Abstract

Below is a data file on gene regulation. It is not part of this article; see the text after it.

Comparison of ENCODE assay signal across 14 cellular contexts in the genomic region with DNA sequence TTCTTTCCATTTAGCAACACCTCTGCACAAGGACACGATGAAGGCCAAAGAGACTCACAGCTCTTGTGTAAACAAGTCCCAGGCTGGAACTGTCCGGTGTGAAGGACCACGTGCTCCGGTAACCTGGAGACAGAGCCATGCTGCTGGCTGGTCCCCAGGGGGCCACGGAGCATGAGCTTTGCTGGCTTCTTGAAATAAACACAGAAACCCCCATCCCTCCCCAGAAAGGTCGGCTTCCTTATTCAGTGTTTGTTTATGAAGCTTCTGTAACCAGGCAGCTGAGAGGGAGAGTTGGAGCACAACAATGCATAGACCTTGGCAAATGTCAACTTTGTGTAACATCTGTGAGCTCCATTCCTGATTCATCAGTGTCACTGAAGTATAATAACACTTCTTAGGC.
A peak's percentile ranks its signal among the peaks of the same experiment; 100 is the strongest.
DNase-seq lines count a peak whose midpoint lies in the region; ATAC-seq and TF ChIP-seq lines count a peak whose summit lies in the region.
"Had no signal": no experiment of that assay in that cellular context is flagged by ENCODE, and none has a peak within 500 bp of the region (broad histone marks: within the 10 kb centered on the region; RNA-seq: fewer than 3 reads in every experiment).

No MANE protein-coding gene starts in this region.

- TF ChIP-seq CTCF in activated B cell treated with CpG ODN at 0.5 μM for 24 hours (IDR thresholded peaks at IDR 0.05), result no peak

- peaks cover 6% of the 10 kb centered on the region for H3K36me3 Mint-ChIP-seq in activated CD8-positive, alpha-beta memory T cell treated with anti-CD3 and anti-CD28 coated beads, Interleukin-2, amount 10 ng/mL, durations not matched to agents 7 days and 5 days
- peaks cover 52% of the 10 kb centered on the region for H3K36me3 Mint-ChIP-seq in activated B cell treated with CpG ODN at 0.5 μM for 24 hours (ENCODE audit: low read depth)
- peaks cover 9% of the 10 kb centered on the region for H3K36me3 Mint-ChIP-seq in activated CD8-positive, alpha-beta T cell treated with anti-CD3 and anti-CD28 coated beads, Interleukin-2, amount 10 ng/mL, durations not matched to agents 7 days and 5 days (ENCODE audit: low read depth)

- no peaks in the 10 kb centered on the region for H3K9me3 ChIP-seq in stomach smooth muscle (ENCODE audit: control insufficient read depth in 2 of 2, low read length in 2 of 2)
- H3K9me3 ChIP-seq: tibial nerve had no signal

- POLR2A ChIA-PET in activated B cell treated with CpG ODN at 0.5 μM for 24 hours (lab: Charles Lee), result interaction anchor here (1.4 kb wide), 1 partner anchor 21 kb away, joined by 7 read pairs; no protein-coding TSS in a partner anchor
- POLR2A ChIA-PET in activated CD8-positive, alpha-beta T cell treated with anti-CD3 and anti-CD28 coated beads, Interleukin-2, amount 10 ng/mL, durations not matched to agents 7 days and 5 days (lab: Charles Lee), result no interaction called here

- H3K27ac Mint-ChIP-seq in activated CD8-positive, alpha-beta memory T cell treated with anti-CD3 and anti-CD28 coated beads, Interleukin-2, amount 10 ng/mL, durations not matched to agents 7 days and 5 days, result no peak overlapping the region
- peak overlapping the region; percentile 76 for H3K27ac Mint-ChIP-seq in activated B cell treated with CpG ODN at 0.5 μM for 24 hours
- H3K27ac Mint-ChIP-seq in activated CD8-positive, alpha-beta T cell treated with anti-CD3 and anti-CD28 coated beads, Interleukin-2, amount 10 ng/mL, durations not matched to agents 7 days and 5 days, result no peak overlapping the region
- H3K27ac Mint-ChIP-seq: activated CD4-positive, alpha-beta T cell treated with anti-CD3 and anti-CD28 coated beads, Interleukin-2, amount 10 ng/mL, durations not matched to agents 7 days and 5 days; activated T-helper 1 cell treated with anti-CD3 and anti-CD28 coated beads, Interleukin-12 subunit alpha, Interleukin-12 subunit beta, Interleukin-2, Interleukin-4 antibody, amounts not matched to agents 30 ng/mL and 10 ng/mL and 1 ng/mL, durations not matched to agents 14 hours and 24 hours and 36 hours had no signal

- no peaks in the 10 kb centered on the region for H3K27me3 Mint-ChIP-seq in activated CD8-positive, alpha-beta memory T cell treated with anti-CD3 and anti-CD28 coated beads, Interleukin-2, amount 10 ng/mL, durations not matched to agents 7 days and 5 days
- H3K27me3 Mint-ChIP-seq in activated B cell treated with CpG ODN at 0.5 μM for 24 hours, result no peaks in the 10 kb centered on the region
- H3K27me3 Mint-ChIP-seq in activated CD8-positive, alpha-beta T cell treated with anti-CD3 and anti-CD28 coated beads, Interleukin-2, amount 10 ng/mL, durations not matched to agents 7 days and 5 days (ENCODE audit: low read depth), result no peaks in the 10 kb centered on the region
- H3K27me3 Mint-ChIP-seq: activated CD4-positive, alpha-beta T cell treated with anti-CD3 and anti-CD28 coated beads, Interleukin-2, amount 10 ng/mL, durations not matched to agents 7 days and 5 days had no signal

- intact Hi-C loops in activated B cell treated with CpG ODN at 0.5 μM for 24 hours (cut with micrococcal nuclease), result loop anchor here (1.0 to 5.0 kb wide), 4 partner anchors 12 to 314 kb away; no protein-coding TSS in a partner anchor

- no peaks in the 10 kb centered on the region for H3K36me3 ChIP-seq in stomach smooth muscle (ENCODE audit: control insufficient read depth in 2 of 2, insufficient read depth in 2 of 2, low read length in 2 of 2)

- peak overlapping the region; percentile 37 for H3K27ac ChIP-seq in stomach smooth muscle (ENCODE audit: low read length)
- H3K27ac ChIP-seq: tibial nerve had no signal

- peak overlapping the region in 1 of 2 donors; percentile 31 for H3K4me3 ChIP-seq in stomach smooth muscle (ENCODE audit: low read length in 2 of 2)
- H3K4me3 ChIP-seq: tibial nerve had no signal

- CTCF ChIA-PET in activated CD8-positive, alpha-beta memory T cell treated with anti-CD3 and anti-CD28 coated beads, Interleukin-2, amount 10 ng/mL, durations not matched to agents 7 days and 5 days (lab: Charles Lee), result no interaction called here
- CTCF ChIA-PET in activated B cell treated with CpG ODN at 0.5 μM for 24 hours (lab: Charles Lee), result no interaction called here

Traumatic injury to a joint is known to increase the risk for the development of secondary osteoarthritis, but it is unclear how this process occurs. The existence of such a discrete event that can lead to an increased risk of osteoarthritis has spurred interest in developing in vitro models of traumatic joint injury. The current authors review some of the recent insights gained from these model systems into the pathogenesis of osteoarthritis, including the evidence for an initial, irreversible insult to chondrocytes during mechanical injury, the occurrence of apoptotic chondrocyte death, and attempts to identify the effects of trauma on chondrocyte metabolic response. Results also are presented from the authors’ ongoing studies of the degradative pathways initiated by traumatic mechanical loads, the mechanism by which chondrocytes are affected during compression, and possible contributions of the joint capsule to posttraumatic cartilage degradation.

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